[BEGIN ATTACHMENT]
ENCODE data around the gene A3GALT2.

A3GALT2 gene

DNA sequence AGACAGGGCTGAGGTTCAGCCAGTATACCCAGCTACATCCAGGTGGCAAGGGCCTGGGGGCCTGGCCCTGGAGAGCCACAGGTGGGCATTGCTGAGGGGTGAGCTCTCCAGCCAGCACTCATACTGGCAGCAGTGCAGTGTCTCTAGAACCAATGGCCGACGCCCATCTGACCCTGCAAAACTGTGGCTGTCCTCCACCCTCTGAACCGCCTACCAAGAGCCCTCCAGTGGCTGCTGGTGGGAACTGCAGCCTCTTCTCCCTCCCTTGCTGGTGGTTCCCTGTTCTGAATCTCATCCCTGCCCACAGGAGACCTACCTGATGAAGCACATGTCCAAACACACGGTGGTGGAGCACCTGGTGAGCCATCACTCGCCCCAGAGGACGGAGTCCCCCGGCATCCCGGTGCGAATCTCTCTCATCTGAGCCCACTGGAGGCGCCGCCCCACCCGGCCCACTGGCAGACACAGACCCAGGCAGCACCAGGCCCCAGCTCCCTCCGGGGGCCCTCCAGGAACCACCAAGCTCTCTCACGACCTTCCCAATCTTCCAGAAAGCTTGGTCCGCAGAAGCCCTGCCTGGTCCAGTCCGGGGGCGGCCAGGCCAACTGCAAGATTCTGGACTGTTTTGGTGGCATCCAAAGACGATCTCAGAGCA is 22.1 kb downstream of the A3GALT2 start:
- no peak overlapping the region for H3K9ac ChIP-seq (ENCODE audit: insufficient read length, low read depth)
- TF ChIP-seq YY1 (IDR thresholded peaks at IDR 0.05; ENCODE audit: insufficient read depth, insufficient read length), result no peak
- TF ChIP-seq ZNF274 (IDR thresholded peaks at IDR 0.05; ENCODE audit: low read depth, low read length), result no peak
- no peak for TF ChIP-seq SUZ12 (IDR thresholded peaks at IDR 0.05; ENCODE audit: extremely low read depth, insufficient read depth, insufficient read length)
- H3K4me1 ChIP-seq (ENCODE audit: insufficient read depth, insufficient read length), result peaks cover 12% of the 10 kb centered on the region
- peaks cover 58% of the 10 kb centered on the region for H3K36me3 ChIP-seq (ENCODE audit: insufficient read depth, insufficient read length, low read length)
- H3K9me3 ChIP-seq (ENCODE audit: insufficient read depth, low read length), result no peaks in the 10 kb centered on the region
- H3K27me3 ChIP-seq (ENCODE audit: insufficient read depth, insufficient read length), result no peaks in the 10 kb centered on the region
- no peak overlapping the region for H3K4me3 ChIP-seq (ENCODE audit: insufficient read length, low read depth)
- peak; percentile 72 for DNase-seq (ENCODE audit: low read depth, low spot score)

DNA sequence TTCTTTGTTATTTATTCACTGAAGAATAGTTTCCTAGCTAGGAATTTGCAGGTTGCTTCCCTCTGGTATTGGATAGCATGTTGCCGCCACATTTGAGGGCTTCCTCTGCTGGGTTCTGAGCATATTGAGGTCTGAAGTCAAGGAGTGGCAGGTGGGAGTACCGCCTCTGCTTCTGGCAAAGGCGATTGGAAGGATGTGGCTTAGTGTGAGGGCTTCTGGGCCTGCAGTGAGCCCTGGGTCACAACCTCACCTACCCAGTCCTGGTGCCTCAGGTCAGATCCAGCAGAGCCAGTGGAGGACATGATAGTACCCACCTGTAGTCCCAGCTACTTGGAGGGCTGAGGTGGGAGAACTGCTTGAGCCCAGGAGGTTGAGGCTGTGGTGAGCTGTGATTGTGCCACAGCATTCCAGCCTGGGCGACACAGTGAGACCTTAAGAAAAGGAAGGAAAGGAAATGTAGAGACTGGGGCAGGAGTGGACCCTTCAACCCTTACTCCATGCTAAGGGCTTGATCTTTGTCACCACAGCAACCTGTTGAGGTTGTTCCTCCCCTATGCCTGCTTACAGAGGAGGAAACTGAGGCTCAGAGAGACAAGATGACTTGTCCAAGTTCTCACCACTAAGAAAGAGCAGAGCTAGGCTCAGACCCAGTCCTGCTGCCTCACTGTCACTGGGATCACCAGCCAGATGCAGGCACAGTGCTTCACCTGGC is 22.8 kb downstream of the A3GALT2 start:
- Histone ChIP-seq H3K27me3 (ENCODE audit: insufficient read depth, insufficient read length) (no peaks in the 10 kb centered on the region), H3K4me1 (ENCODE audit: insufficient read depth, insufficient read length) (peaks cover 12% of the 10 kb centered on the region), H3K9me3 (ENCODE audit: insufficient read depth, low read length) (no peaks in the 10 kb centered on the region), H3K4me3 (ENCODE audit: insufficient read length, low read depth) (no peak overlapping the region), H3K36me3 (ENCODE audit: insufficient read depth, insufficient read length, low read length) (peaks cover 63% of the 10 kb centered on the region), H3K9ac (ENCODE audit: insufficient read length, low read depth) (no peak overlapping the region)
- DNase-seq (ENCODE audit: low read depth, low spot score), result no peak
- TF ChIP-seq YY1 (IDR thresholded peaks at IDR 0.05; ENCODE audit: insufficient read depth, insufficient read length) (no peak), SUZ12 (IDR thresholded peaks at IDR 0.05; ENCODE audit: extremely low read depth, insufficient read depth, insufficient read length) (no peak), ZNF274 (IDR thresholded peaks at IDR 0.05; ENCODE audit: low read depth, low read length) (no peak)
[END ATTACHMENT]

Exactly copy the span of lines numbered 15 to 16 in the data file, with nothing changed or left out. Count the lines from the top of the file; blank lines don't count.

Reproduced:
- Histone ChIP-seq H3K27me3 (ENCODE audit: insufficient read depth, insufficient read length) (no peaks in the 10 kb centered on the region), H3K4me1 (ENCODE audit: insufficient read depth, insufficient read length) (peaks cover 12% of the 10 kb centered on the region), H3K9me3 (ENCODE audit: insufficient read depth, low read length) (no peaks in the 10 kb centered on the region), H3K4me3 (ENCODE audit: insufficient read length, low read depth) (no peak overlapping the region), H3K36me3 (ENCODE audit: insufficient read depth, insufficient read length, low read length) (peaks cover 63% of the 10 kb centered on the region), H3K9ac (ENCODE audit: insufficient read length, low read depth) (no peak overlapping the region)
- DNase-seq (ENCODE audit: low read depth, low spot score), result no peak